Rwanda Archive

You'll find articles about this subject in each of the items listed, even if the term does not necessarily occur within the headlines or descriptive text.

Catholic nun jailed for 30 years for her part in Rwandan genocide

A Catholic nun has been sentenced to 30 years in jail for helping militias kill hundreds of people hiding in a hospital during Rwanda’s 1994 genocide, an official said Friday.

Theophister Mukakibibi was sentenced by a traditional gacaca court for helping Hutu militiamen to kill ethnic Tutsis seeking refuge from the slaughter in Butare hospital, where she worked.

“She was responsible for selecting Tutsis and would throw them out of the hospital and the militia would then kill them,” said Jean Baptiste Ndahumba, president of the local gacaca court in Butare town. “This nun was organizing people to be killed.” She was jailed Thursday.

She would also hold regular meetings with Hutu extremist groups and denied food to Tutsis hiding in the hospital, he said by telephone. About 20 people testified against her, he added.

In the massacre, 100,000 people were killed in the southeastern prefecture of Butare.

A number of Hutu Catholic and Protestant church leaders are alleged to have played significant roles in the east African nation’s 100-day massacre. More than a half-million Tutsis and moderate Hutus were killed by the militia, orchestrated by the extremist Hutu government then in power. The genocide ended when Tutsi rebels toppled the government.

The gacaca courts are intended to speed up the genocide trials and are separate from the conventional judicial system. With nine judges from the local community, the traditional courts were also established to help heal divisions but can impose life sentences.

Some 63,000 genocide suspects are detained in Rwanda, and justice authorities say that at least 761,000 people should stand trial for their role in the slaughter and chaos that came with it. The suspects represent 9.2 percent of Rwanda’s estimated 8.2 million people.

A U.N. tribunal based in neighboring Tanzania is trying those accused of masterminding the genocide in Rwanda. Three members of the clergy have appeared at the tribunal.

In 2001, two Rwandan Catholic nuns were convicted by a Belgian court for aiding and abetting the mass murders. A Roman Catholic priest is on trial before the Tanzania-based U.N. tribunal, accused of ordering the slaughter of 2,000 people who sought refuge in his church.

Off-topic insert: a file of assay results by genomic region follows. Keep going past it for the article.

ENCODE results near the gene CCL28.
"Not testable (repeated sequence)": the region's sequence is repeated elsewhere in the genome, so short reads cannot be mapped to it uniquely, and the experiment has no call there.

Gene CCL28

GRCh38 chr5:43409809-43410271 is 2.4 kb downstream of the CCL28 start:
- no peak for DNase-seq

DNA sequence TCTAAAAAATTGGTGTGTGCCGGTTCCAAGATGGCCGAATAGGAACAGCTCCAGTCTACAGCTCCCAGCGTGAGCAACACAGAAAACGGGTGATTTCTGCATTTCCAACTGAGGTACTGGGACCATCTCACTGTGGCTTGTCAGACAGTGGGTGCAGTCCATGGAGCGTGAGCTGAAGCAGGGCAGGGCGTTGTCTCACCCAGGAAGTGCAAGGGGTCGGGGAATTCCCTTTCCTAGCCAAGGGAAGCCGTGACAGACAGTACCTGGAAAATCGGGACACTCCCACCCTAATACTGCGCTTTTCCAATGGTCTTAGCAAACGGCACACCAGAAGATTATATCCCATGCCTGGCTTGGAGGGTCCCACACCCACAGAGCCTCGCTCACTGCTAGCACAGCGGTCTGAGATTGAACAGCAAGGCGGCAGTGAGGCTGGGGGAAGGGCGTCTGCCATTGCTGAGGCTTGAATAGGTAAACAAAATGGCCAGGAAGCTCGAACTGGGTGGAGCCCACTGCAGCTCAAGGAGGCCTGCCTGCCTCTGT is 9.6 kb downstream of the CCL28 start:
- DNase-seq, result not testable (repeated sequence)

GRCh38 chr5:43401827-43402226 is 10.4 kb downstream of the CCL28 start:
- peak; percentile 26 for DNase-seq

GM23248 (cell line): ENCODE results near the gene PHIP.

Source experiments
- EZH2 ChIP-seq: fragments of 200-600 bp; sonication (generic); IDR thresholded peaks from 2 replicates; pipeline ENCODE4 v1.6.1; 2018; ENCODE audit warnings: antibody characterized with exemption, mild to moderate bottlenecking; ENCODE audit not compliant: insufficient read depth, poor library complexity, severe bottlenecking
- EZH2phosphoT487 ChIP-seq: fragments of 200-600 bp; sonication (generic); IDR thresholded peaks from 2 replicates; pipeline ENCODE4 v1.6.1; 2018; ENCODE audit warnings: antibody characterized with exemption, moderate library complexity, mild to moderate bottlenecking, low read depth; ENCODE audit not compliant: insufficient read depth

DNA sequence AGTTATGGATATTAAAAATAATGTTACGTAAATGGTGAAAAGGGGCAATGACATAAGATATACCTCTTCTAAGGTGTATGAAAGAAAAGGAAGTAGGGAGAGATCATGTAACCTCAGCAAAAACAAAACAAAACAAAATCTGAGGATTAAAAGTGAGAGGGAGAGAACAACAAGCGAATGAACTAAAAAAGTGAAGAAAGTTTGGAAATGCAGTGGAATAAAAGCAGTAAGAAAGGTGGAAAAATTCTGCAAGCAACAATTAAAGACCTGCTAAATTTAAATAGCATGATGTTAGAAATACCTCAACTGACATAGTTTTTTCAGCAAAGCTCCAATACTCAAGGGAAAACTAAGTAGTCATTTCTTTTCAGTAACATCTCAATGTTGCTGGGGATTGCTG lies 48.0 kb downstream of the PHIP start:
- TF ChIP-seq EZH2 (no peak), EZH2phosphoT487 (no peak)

Rwanda’s genocide began hours after a plane carrying President Juvenal Habyarimana was mysteriously shot down as it approached the capital, Kigali, on the evening of April 6, 1994. The leader was returning from power-sharing talks with Tutsi-led rebels.

The genocide ended after rebels, led by current President Paul Kagame, ousted the extremist Hutu government that had orchestrated the slaughter.

Vicar’s support for nude calendar

A Gloucestershire vicar is lending his support to a nude calendar by displaying the images in his church.

The Rev Stephen Earley from St Martins in Horsley, is launching ‘Exposed 2005’ after Sunday’s service commemorating the genocide in Rwanda, Africa.

Buy The Calendar

The Horsley Women’s Calendar

This year marks the 10th anniversary of the genocide in Rwanda. Last year a group of women in Horsley, Gloucestershire decided they wanted to raise funds and awareness. This Calendar is their attempt to do just that.

Buy The Calendar

“I’ve been very impressed by the calendar, the pictures have all been very tastefully shot,” he said.

The charity calendar, featuring local women, aims to help survivors of the genocide and victims of rape and HIV.

More than 5,000 of the calendars, costing £10, have been printed.

The launch of the calendar on 26 September marks the 10th anniversary of the genocide.

Rachel Stevens, 45, who appears for the June entry, helped organise the project.

She said: “The widows left in Rwanda are now dying. It’s a horrendous situation.

‘Tasteful manner’

“About two years ago we wondered how we could raise some money for the victims of the genocide.

“We decided to do a nude calendar, but wanted to do it in a tasteful manner. The results are a powerful and sensitive set of photos.

“The calendar is more evocative than provocative which is how we wanted it, considering the juxtaposition of nakedness with the subject matter.”

The women were photographed by Angela Williams whose work is on display at the National Portrait Gallery.